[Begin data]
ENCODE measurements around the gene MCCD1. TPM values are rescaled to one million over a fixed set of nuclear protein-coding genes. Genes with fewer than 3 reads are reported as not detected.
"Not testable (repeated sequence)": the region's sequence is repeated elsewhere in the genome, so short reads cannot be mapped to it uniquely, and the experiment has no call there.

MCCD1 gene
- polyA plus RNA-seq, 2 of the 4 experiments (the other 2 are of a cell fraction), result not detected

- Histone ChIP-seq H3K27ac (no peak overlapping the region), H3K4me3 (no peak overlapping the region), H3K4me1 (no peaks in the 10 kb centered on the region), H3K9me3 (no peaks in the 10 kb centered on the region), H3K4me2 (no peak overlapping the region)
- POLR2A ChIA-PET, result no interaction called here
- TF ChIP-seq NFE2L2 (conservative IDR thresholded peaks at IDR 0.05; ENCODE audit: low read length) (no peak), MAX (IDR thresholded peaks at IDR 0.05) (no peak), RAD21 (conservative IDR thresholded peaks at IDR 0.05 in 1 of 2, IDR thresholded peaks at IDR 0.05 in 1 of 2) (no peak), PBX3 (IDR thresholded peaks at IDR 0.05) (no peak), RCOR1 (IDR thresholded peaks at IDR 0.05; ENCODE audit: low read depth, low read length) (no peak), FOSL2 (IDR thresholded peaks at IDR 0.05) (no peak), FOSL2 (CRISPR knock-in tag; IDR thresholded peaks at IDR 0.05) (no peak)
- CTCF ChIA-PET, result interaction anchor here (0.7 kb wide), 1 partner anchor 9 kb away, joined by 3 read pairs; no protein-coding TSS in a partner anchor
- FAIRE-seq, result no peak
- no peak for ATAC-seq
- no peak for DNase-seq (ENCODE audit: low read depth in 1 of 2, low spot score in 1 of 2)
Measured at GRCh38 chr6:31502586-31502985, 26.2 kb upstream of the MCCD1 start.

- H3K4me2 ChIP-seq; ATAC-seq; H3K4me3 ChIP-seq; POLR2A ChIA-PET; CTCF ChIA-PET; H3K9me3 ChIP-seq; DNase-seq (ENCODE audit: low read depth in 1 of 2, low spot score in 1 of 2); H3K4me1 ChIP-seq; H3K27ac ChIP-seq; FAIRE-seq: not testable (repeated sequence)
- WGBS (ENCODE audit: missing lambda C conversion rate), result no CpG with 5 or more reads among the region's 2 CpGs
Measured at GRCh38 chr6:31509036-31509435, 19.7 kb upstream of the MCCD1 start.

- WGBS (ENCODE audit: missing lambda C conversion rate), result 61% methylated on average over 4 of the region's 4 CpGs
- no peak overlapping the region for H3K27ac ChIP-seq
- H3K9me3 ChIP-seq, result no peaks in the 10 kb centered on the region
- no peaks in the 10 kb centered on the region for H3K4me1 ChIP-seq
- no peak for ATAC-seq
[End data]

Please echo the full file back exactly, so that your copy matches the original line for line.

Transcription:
ENCODE measurements around the gene MCCD1. TPM values are rescaled to one million over a fixed set of nuclear protein-coding genes. Genes with fewer than 3 reads are reported as not detected.
"Not testable (repeated sequence)": the region's sequence is repeated elsewhere in the genome, so short reads cannot be mapped to it uniquely, and the experiment has no call there.

MCCD1 gene
- polyA plus RNA-seq, 2 of the 4 experiments (the other 2 are of a cell fraction), result not detected

- Histone ChIP-seq H3K27ac (no peak overlapping the region), H3K4me3 (no peak overlapping the region), H3K4me1 (no peaks in the 10 kb centered on the region), H3K9me3 (no peaks in the 10 kb centered on the region), H3K4me2 (no peak overlapping the region)
- POLR2A ChIA-PET, result no interaction called here
- TF ChIP-seq NFE2L2 (conservative IDR thresholded peaks at IDR 0.05; ENCODE audit: low read length) (no peak), MAX (IDR thresholded peaks at IDR 0.05) (no peak), RAD21 (conservative IDR thresholded peaks at IDR 0.05 in 1 of 2, IDR thresholded peaks at IDR 0.05 in 1 of 2) (no peak), PBX3 (IDR thresholded peaks at IDR 0.05) (no peak), RCOR1 (IDR thresholded peaks at IDR 0.05; ENCODE audit: low read depth, low read length) (no peak), FOSL2 (IDR thresholded peaks at IDR 0.05) (no peak), FOSL2 (CRISPR knock-in tag; IDR thresholded peaks at IDR 0.05) (no peak)
- CTCF ChIA-PET, result interaction anchor here (0.7 kb wide), 1 partner anchor 9 kb away, joined by 3 read pairs; no protein-coding TSS in a partner anchor
- FAIRE-seq, result no peak
- no peak for ATAC-seq
- no peak for DNase-seq (ENCODE audit: low read depth in 1 of 2, low spot score in 1 of 2)
Measured at GRCh38 chr6:31502586-31502985, 26.2 kb upstream of the MCCD1 start.

- H3K4me2 ChIP-seq; ATAC-seq; H3K4me3 ChIP-seq; POLR2A ChIA-PET; CTCF ChIA-PET; H3K9me3 ChIP-seq; DNase-seq (ENCODE audit: low read depth in 1 of 2, low spot score in 1 of 2); H3K4me1 ChIP-seq; H3K27ac ChIP-seq; FAIRE-seq: not testable (repeated sequence)
- WGBS (ENCODE audit: missing lambda C conversion rate), result no CpG with 5 or more reads among the region's 2 CpGs
Measured at GRCh38 chr6:31509036-31509435, 19.7 kb upstream of the MCCD1 start.

- WGBS (ENCODE audit: missing lambda C conversion rate), result 61% methylated on average over 4 of the region's 4 CpGs
- no peak overlapping the region for H3K27ac ChIP-seq
- H3K9me3 ChIP-seq, result no peaks in the 10 kb centered on the region
- no peaks in the 10 kb centered on the region for H3K4me1 ChIP-seq
- no peak for ATAC-seq